Lesbians, Bisexual Women, Queer Women and Other Women Who Have Sex with Women

Women who have sex with women (WSW) may experience poorer health outcomes than heterosexual women due to discrimination, stigma, homophobia and transphobia. WSW includes lesbians, bisexual women, queer women and transgender women.

These experiences may result in:

  • Lower rates of Pap test and mammogram use
  • Higher rates of heart disease
  • Higher risk for mental health conditions
  • Higher rates of alcohol, tobacco and other substance use
  • Higher risk of getting HIV and other sexually transmitted infections

Find Affirming Health Care

You have the right to honest and judgement-free health care. This means your health care provider affirms who you are and does not make assumptions about your sexual orientation, gender identity or gender expression.

For help finding LGBTQ-knowledgeable providers, visit the NYC Health Map.

Learn about your rights with the LGBTQ Health Care Bill of Rights. If you experience discrimination in a health care setting, call 311 or 718-722-3131 to file a complaint with the NYC Commission on Human Rights.

Sexual Health and Safer Sex Practices

Sexual health and pleasure involve open communication with your partner(s). That includes talking about all aspects of your physical and emotional health.

To stay sexually healthy:

  • See your primary care provider at least once a year. If you have a cervix, visit your health care provider at least once a year.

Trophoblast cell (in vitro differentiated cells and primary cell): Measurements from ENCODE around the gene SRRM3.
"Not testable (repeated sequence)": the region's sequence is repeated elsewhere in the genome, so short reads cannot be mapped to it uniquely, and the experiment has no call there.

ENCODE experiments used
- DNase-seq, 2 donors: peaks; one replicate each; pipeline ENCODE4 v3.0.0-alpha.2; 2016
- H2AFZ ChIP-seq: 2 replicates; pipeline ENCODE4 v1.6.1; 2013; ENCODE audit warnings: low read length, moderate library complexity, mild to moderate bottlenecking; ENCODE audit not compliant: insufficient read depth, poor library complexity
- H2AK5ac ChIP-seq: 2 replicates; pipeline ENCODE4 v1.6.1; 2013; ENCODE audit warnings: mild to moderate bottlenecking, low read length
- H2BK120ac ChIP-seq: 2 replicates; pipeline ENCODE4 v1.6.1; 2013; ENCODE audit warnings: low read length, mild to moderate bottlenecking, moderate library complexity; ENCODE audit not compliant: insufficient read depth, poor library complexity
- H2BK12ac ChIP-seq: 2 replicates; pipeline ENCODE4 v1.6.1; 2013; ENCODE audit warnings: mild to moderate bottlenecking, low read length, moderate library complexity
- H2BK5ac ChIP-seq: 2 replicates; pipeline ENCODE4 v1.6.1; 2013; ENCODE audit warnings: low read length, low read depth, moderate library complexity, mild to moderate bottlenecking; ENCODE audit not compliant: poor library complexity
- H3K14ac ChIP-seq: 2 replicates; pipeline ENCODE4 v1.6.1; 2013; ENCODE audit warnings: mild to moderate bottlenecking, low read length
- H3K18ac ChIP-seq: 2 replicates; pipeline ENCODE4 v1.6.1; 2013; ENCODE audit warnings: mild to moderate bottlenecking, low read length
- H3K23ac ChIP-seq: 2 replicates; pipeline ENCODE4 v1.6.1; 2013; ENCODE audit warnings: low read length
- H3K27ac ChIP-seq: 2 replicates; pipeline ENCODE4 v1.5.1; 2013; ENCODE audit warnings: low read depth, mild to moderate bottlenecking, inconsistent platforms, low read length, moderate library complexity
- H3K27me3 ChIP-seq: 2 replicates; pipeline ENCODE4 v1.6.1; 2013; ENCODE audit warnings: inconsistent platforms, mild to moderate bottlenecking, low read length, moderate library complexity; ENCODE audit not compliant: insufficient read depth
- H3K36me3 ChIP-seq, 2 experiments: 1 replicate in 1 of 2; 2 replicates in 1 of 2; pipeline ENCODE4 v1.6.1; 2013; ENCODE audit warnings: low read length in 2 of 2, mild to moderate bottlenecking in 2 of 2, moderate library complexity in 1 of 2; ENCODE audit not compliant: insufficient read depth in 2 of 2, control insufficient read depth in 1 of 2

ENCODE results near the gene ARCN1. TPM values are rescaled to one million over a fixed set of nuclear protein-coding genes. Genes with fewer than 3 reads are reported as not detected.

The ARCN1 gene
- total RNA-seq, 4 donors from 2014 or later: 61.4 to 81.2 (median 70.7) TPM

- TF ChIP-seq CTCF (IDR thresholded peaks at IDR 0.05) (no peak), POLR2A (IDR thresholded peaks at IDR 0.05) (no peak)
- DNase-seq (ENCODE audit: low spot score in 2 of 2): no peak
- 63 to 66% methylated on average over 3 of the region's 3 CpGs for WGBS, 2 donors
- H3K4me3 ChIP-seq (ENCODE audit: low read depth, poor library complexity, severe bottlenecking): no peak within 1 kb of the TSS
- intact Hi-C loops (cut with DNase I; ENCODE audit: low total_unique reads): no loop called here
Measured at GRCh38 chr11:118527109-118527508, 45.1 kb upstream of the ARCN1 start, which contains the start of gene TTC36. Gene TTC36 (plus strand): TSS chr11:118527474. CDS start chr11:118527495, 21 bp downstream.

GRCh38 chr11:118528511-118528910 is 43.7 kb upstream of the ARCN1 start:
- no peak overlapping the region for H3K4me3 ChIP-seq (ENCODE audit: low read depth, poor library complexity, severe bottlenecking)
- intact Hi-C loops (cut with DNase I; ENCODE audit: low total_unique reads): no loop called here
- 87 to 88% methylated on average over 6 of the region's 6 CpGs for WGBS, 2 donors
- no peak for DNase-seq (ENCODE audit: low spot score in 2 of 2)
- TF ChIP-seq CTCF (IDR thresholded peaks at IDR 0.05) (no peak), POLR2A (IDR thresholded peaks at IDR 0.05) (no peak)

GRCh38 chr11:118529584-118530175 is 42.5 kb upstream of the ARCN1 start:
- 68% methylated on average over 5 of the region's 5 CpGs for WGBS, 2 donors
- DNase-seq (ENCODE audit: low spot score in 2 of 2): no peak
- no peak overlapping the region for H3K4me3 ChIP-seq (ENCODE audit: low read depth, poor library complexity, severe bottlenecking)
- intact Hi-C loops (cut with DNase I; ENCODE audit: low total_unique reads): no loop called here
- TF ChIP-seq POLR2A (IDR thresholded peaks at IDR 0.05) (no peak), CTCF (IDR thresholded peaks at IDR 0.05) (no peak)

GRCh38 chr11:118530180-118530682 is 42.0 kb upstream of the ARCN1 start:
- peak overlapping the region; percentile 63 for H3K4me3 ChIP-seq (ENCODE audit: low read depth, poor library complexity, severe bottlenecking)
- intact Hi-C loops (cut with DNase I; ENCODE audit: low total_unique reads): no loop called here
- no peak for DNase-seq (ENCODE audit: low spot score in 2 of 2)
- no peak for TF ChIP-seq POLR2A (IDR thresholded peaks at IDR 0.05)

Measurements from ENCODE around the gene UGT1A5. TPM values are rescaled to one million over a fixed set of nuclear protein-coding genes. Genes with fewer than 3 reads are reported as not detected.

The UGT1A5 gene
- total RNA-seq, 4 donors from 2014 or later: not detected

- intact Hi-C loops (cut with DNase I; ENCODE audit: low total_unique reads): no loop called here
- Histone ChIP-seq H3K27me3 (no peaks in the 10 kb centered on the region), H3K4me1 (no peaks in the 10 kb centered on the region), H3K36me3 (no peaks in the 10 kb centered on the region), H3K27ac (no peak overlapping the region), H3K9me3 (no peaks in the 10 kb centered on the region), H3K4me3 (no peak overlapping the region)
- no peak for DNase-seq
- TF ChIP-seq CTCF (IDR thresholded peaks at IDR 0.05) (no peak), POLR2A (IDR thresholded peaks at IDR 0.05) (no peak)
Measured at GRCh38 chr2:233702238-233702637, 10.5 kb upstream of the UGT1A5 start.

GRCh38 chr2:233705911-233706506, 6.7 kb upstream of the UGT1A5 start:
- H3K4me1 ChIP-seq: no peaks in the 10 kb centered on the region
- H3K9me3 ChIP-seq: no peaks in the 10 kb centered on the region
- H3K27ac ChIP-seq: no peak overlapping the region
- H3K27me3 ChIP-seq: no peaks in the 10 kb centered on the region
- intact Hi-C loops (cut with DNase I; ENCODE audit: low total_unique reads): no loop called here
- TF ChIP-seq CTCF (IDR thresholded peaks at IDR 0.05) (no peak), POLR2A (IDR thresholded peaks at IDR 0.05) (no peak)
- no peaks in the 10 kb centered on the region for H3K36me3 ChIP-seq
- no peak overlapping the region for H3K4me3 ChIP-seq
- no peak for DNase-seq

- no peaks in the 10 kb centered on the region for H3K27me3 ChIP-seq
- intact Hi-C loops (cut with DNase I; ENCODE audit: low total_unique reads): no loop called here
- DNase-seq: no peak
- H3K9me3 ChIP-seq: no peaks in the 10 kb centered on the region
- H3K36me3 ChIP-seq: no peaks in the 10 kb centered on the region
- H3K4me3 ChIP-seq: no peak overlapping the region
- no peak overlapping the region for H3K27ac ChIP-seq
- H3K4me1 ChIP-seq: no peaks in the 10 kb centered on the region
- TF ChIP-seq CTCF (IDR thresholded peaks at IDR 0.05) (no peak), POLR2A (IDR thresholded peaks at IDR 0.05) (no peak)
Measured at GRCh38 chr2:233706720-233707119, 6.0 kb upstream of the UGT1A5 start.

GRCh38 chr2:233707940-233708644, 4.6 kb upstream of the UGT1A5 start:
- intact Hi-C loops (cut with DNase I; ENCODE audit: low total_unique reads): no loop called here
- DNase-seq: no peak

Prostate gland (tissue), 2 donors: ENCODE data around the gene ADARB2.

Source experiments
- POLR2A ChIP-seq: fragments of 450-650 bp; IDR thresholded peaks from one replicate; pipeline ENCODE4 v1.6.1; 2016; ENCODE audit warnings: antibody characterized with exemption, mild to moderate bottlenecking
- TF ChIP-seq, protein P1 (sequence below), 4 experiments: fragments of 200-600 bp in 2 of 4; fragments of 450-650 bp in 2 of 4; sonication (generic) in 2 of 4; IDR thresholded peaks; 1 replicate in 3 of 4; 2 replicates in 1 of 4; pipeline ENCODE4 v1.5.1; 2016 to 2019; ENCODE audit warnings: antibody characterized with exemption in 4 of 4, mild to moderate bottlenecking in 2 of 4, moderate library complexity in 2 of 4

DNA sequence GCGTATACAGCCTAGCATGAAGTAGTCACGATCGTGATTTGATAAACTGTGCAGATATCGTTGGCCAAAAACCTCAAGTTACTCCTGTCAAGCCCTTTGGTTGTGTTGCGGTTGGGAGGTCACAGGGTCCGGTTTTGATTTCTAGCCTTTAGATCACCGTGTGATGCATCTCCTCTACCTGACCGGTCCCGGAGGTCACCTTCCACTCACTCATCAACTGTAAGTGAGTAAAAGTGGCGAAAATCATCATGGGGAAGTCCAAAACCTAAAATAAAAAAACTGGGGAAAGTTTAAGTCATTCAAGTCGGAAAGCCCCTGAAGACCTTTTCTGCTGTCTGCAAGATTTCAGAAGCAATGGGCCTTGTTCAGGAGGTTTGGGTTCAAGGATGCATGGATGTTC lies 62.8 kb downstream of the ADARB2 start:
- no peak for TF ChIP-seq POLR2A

• Have open and honest conversations with your provider about your sex life, including the gender(s) of your sex partner(s) and the kinds and quality of your sexual experiences.

  • Get tested regularly for sexually transmitted infections (STIs), including HIV. Your partner(s) should get regularly tested too. Do not wait until you experience symptoms to get tested. Many people with STIs do not feel sick or experience any symptoms.

  • Check yourself for signs and symptoms of other health conditions. You know your body best. If you are worried about something, see a health care provider instead of trying to self-diagnose online.

  • Visit a Sexual Health Clinic or your primary care provider for testing and screenings. Care is available regardless of your immigration status or ability to pay.

  • Make sure your provider tests every part of your body that you use for sex.

  • Stay up to date on your vaccinations. In addition to standard vaccinations, everyone 26 years and younger should receive an HPV vaccine. Ask your doctor if vaccines for hepatitis A, hepatitis B and meningococcal disease are right for you.

If you are a transgender woman, there are local tips and resources available for you.

  • Take Pride, Take Care: Tips for Transgender Women’s Health

Safer Sex Practices

Stay safe while you have sex by following the below tips.

  • Talk about sexual consent.

  • Use latex barriers, such as dental dams, gloves and finger cots, to prevent transmission of STIs, other bacteria and fungi. Decide with your partner(s) which options work best for you.

  • Use condoms on penetrative sex toys and penises as often as possible during genital and anal sex.